# Linking Classical and Quantum Key Agreement: Is There ``Bound Information''?

## Nicolas Gisin and Stefan Wolf

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```After carrying out a protocol for quantum key agreement over a noisy quantum
channel, the parties Alice and Bob must process the raw key in order to
end up with identical keys about which the adversary has virtually no
information. In principle, both classical and quantum protocols can be used for this
processing. It is a natural question which type of protocols is more powerful.
We show that the limits of tolerable noise are identical for classical and
quantum protocols in many cases. More specifically, we prove that a quantum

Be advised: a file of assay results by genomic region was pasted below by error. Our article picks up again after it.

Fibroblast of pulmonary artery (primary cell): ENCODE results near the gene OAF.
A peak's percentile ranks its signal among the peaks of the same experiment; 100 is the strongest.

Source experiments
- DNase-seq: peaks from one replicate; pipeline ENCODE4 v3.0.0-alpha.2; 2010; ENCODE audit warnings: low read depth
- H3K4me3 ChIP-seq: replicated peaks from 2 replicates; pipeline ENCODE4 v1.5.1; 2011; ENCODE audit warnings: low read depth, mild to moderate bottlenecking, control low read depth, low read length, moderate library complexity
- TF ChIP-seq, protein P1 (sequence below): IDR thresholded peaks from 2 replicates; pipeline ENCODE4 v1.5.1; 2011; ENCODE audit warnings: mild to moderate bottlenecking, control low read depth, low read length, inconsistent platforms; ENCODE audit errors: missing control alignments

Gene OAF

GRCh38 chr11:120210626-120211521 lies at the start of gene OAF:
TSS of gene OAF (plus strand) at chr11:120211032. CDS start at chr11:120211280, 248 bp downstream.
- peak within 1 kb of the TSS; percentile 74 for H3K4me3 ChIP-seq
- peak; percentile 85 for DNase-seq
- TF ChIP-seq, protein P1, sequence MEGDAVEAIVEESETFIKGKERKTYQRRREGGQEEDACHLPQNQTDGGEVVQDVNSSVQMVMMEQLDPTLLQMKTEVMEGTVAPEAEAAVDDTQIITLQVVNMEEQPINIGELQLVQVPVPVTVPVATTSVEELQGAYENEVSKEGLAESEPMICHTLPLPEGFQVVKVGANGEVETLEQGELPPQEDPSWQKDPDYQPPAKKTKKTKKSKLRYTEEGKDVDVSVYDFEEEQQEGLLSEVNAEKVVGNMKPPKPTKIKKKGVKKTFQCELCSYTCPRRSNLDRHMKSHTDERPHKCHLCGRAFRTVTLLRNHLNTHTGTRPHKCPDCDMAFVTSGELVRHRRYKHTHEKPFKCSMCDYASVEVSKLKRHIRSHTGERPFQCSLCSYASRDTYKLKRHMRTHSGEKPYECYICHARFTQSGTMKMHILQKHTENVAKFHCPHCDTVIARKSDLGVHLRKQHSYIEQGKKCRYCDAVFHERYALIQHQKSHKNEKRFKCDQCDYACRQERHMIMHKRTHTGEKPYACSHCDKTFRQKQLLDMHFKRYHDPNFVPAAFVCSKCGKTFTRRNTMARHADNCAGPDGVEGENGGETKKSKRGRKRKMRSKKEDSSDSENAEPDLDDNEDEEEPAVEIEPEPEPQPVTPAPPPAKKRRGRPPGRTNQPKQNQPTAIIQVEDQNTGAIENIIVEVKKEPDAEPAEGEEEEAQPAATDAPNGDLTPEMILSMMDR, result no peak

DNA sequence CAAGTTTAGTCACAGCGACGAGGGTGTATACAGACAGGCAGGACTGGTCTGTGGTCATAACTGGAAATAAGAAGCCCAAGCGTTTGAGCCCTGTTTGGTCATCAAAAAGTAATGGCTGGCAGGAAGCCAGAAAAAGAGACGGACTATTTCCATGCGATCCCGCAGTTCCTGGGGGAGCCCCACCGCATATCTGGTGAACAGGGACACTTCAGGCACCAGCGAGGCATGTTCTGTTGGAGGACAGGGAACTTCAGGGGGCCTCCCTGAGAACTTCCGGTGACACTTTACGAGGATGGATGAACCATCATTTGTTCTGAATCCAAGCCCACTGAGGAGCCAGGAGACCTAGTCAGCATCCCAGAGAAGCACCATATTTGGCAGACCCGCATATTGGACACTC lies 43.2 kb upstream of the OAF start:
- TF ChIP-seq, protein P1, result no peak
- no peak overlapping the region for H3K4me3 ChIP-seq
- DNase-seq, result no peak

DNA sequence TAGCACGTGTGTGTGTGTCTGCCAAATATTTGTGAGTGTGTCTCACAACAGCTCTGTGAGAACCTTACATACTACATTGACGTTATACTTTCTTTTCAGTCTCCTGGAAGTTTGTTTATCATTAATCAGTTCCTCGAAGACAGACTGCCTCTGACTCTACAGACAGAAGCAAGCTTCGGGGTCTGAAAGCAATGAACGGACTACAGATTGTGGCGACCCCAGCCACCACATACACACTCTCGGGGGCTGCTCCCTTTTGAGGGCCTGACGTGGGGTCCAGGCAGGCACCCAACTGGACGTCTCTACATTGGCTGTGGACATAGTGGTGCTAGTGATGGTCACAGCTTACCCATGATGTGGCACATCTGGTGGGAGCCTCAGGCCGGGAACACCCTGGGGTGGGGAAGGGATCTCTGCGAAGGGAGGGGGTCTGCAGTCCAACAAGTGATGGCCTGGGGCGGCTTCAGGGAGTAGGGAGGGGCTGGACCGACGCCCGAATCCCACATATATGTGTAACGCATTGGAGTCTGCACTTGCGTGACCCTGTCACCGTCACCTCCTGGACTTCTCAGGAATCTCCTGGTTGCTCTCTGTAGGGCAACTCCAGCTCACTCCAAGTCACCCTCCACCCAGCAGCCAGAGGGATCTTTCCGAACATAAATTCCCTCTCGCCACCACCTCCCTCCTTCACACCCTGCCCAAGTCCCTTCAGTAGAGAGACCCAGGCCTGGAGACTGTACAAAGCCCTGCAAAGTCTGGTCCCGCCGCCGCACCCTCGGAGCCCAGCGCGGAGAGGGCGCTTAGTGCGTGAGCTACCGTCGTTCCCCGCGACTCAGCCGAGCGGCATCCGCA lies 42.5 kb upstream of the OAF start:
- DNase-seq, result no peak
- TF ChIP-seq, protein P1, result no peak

state between two parties is entangled if and only if the classical random
variables resulting from optimal measurements provide some mutual classical
information between the parties. In addition, we present evidence which
strongly suggests that the potentials of classical and of quantum protocols
are equal in every situation. An important consequence, in the purely
classical regime, of such a correspondence would be the existence of a classical counterpart
of so-called bound entanglement, namely ``bound information'' that cannot be
used for generating a secret key by any protocol. This stands in sharp
contrast to what was previously believed.